Research title: Digito Dei: An Argument for a Catholic Theology of Science
Naturalism and the City of God
A modern cultural meme, which places the natural sciences and Christian theism in opposition, continues to find hosts in the academy and wider society. However, this meme has been resisted in most contemporary work in the science and theology dialogue through the adoption of Methodological Naturalism (MN). MN is the prevailing methodology in the natrual sciences. It states that the natural world can be understood empircally and explained solely with recourse to natural phenomena. Kathryn Applegate, Ronald Osborn, and Paul de Vries have all argued that it allows scientific work and Christian theism to coexist. For many in the fields of science, MN is the scientific practice of limiting the explanation of natural phenomane to natural causes : a localized MN. It not only allows the Christina to do science, but it protects them from diminshment, trivilization, and manipulation by scientists. John Perry, Sarah Lane Ritchie, and de Vries argue that MN does not pose a problem for the Christian theist or for their scientific work.
However, there is an identifiably inconsistency between MN and classical Christian theism. This arises when classical trinitarian models are considered, such as those of Aquinas, Augusitine, or Bonaventure. These models suggest three important characteristics that seem to conflict with MN. First they inform us that the Trinity is responsible for creation’s intelligibility. As the scientist seeks to understand natural phenomena it appears necessary to assume that creation is intelligible. Classical trinitarian models agree that this assumption must be made and that the basis for the assumption lies outside nature.Second, they show that creation is part of God’s revelation consummated in Jesus Christ.Creation is not a scene setting where the salvific drama will be later played out, but an integral part of the divine self-giving that is currently playing itself out.Third, Aquinas illustrated the Trinity’s constant positive action to bring creation into being in every moment. This idea of laboring to hold nature in existence suggests that the Trinity is not a separable entity but the foundation of being: intrinsically connected to divine truth, love, and action.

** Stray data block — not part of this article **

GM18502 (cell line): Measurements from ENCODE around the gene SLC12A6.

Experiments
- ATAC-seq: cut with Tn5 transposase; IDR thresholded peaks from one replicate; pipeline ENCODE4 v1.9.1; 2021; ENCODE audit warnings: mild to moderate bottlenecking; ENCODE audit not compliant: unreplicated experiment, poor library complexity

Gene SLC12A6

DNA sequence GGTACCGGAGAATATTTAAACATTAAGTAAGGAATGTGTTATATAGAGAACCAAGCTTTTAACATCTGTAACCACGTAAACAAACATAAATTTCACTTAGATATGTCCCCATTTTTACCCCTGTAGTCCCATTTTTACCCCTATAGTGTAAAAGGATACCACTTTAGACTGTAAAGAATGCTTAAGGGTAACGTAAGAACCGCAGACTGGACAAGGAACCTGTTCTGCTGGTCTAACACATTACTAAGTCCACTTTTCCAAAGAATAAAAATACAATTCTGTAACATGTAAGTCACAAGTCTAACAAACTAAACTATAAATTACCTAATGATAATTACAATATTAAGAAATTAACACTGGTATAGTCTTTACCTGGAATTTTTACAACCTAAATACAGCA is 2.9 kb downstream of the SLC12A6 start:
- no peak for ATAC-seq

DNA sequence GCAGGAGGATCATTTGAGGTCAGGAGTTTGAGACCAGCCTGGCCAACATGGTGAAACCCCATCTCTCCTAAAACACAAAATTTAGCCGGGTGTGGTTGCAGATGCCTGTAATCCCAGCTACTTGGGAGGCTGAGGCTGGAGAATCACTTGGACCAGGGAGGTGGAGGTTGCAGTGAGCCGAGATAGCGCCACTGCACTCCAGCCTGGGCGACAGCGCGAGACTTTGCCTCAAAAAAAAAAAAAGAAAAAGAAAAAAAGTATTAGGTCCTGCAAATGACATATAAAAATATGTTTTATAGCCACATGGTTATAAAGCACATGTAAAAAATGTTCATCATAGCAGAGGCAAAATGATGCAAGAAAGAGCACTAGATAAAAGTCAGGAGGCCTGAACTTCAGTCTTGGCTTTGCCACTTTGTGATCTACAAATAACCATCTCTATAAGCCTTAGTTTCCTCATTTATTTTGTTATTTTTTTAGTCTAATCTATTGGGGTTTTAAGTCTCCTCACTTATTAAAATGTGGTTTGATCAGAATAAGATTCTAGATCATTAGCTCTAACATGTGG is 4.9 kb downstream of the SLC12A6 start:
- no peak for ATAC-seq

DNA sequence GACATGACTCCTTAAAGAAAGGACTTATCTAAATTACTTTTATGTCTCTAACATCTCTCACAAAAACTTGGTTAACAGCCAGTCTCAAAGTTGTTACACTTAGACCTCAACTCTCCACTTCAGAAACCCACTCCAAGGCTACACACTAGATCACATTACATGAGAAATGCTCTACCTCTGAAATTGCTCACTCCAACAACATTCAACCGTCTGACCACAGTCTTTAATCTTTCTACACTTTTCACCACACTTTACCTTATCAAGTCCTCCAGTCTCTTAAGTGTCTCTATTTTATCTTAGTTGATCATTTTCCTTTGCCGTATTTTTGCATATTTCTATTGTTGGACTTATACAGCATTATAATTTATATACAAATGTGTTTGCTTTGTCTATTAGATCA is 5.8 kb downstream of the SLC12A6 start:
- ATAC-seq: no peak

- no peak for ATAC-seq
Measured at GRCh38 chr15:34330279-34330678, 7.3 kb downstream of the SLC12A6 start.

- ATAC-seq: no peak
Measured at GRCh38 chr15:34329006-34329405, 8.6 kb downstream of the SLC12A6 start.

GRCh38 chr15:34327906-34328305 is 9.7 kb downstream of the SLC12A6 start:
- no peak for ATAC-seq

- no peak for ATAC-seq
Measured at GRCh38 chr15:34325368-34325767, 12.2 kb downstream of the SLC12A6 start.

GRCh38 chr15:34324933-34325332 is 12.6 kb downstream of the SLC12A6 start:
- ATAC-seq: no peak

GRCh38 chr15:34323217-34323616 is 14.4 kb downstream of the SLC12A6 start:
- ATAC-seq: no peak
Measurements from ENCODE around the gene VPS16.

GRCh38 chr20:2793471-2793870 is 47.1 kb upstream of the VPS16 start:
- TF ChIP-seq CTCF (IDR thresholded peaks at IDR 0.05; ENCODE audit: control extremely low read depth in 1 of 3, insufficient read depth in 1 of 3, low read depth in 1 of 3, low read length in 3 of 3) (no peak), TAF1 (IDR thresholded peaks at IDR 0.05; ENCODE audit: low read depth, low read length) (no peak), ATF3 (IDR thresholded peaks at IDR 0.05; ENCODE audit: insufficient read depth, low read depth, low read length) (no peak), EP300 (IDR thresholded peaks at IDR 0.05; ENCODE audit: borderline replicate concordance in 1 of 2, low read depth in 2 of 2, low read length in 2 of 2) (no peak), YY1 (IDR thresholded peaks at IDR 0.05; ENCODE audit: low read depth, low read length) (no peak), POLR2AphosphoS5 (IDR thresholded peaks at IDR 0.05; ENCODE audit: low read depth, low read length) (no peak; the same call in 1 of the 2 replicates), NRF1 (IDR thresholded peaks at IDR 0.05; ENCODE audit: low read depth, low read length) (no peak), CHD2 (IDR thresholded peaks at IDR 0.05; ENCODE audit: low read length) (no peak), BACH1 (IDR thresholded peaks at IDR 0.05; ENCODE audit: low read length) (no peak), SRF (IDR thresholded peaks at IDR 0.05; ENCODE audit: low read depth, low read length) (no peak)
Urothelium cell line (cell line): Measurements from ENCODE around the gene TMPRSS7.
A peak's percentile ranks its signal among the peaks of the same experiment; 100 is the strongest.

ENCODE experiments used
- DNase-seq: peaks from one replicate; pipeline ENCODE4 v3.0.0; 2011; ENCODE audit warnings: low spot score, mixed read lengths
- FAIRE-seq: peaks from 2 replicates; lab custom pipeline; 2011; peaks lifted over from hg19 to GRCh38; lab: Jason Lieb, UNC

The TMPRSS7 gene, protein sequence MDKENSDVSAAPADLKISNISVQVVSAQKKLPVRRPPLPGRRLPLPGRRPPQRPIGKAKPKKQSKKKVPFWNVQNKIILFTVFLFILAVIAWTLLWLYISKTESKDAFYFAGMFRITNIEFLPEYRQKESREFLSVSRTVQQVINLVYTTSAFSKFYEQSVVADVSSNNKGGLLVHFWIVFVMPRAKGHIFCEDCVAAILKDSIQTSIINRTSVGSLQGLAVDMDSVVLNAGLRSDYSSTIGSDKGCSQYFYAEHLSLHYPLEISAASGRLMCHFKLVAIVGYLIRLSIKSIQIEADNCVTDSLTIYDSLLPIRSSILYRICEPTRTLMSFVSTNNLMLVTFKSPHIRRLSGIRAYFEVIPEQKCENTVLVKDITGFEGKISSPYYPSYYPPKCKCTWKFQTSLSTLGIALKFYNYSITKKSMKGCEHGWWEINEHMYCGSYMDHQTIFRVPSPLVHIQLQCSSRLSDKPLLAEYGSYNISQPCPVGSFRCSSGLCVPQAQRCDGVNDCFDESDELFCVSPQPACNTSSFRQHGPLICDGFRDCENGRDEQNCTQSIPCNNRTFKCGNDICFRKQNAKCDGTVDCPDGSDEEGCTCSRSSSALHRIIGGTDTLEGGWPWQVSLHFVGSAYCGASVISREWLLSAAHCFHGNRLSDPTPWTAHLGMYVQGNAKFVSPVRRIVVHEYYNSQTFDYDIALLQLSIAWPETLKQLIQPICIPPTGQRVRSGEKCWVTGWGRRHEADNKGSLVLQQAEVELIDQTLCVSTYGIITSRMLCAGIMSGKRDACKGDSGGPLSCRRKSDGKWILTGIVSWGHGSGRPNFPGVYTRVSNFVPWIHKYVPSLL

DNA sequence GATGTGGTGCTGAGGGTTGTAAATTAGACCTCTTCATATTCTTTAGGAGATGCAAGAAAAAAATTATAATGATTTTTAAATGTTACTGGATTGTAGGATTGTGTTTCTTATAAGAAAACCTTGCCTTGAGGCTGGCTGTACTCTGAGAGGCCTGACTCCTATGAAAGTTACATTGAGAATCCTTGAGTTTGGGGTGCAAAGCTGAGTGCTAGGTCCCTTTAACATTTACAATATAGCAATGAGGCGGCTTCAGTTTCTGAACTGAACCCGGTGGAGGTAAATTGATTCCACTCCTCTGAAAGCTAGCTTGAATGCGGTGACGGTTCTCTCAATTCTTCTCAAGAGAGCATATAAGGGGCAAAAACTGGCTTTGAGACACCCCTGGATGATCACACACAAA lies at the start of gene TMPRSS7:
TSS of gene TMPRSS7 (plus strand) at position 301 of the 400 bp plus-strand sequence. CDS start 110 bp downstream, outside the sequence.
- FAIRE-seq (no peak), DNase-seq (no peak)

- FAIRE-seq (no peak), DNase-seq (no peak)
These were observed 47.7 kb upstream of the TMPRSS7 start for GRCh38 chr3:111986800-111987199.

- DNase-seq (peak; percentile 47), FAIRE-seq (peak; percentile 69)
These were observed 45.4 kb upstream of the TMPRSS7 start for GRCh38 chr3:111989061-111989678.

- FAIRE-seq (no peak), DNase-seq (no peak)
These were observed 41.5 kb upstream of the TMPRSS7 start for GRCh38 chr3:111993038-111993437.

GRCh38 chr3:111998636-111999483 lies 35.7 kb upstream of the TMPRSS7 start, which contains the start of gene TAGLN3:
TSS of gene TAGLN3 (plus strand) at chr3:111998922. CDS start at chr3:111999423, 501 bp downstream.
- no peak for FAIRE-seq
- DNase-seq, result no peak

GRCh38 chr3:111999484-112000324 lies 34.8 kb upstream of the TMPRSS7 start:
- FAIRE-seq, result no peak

Others have identified issues with MN, namely Alvin Plantinga and Andrew Torrance. Plantinga has argued that MN forces us to interpret science as the preeminent arbiter of truth.The god resulting from such a worldview is one that does not “intervene” in the natural world. Although this argument is valid, Plantinga neglects classical trinitarian models. In so doing he forms a view of special divine action wherein God must upset natural mechanisms to accomplish a given miracle. For Torrance, MN restricts the Christian from applying all they know to understand reality. He suggests that it would be better to think of science as inadequate to detect God’s work in the world, rather than assuming that there is no work to be detected.These objections have not addressed the challenges posed by classical trinitarian models because their objections rely heavily on scriptural revelation and neglect nuanced models of trinitarian theology. Thus, the challenge remains.
My research assesses the contribution that classical trinitarian theology can make to the Christian’s reconciliation of scientific work with their theological worldview. Could it be that the methodological assumptions we make in doing science are actually more consistent with classical trinitarian models? My research tests the hypothesis that MN, among Christians, is an unnecessary development in science and theology discourse that has come about as a consequence of the wider proliferation of naturalism in the academic world. My research is primarily interested in critiquing MN’s adoption by Christians in the natural sciences, but its conclusions will be relevant to the wider debate about naturalism’s status in the academy. Diverse fields are influenced by the idea that reality can be accessed through empirical enquiry and understood without any transcendent point of reference.Those who support this academic consensus argue that if we must assume MN to understand the physical world then it follows that naturalism can be applied to other fields. If I demonstrate that MN is a product of an insufficiently critiqued consensus, this could challenge the monopoly of naturalism in the academy.
- Dr Jonathan Birch
- Dr John O'Connor
The Barclay Scholarship